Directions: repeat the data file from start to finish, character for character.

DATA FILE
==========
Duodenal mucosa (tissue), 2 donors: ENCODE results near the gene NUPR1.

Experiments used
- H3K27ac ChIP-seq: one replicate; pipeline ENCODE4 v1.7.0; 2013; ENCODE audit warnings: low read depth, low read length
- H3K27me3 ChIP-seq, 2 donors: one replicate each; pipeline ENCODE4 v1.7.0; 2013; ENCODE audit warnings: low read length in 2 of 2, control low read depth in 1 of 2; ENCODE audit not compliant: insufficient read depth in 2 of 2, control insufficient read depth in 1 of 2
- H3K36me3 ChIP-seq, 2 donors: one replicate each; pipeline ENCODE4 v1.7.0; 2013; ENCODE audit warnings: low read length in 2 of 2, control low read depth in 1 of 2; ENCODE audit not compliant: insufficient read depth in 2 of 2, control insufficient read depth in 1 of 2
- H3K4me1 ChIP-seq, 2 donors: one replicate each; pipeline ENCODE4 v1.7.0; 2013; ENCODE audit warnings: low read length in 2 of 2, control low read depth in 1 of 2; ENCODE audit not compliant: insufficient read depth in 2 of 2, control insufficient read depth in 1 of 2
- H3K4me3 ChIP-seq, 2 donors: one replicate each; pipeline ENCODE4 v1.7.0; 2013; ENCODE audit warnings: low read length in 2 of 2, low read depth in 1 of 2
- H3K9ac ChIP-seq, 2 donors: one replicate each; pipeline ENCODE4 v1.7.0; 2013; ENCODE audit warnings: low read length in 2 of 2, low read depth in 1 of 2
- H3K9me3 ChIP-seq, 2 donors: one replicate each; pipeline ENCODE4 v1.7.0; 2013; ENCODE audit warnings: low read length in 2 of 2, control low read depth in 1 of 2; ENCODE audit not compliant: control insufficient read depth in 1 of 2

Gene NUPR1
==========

Duodenal mucosa (tissue), 2 donors: ENCODE results near the gene NUPR1.

Experiments used
- H3K27ac ChIP-seq: one replicate; pipeline ENCODE4 v1.7.0; 2013; ENCODE audit warnings: low read depth, low read length
- H3K27me3 ChIP-seq, 2 donors: one replicate each; pipeline ENCODE4 v1.7.0; 2013; ENCODE audit warnings: low read length in 2 of 2, control low read depth in 1 of 2; ENCODE audit not compliant: insufficient read depth in 2 of 2, control insufficient read depth in 1 of 2
- H3K36me3 ChIP-seq, 2 donors: one replicate each; pipeline ENCODE4 v1.7.0; 2013; ENCODE audit warnings: low read length in 2 of 2, control low read depth in 1 of 2; ENCODE audit not compliant: insufficient read depth in 2 of 2, control insufficient read depth in 1 of 2
- H3K4me1 ChIP-seq, 2 donors: one replicate each; pipeline ENCODE4 v1.7.0; 2013; ENCODE audit warnings: low read length in 2 of 2, control low read depth in 1 of 2; ENCODE audit not compliant: insufficient read depth in 2 of 2, control insufficient read depth in 1 of 2
- H3K4me3 ChIP-seq, 2 donors: one replicate each; pipeline ENCODE4 v1.7.0; 2013; ENCODE audit warnings: low read length in 2 of 2, low read depth in 1 of 2
- H3K9ac ChIP-seq, 2 donors: one replicate each; pipeline ENCODE4 v1.7.0; 2013; ENCODE audit warnings: low read length in 2 of 2, low read depth in 1 of 2
- H3K9me3 ChIP-seq, 2 donors: one replicate each; pipeline ENCODE4 v1.7.0; 2013; ENCODE audit warnings: low read length in 2 of 2, control low read depth in 1 of 2; ENCODE audit not compliant: control insufficient read depth in 1 of 2

Gene NUPR1